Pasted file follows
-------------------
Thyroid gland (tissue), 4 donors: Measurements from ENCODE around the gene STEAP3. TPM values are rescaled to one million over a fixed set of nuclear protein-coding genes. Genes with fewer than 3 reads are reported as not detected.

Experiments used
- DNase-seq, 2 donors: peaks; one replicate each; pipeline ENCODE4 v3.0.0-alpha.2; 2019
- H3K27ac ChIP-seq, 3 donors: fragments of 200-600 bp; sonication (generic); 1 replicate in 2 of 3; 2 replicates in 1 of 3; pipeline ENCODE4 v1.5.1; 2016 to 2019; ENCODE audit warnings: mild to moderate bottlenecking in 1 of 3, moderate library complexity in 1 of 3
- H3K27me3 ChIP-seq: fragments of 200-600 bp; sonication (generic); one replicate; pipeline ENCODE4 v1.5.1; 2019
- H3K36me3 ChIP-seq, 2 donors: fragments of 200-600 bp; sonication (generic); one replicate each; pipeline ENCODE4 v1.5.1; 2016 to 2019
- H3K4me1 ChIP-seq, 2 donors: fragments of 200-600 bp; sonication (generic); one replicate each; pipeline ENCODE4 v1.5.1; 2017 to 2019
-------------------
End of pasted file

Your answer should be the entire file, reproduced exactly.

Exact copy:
Thyroid gland (tissue), 4 donors: Measurements from ENCODE around the gene STEAP3. TPM values are rescaled to one million over a fixed set of nuclear protein-coding genes. Genes with fewer than 3 reads are reported as not detected.

Experiments used
- DNase-seq, 2 donors: peaks; one replicate each; pipeline ENCODE4 v3.0.0-alpha.2; 2019
- H3K27ac ChIP-seq, 3 donors: fragments of 200-600 bp; sonication (generic); 1 replicate in 2 of 3; 2 replicates in 1 of 3; pipeline ENCODE4 v1.5.1; 2016 to 2019; ENCODE audit warnings: mild to moderate bottlenecking in 1 of 3, moderate library complexity in 1 of 3
- H3K27me3 ChIP-seq: fragments of 200-600 bp; sonication (generic); one replicate; pipeline ENCODE4 v1.5.1; 2019
- H3K36me3 ChIP-seq, 2 donors: fragments of 200-600 bp; sonication (generic); one replicate each; pipeline ENCODE4 v1.5.1; 2016 to 2019
- H3K4me1 ChIP-seq, 2 donors: fragments of 200-600 bp; sonication (generic); one replicate each; pipeline ENCODE4 v1.5.1; 2017 to 2019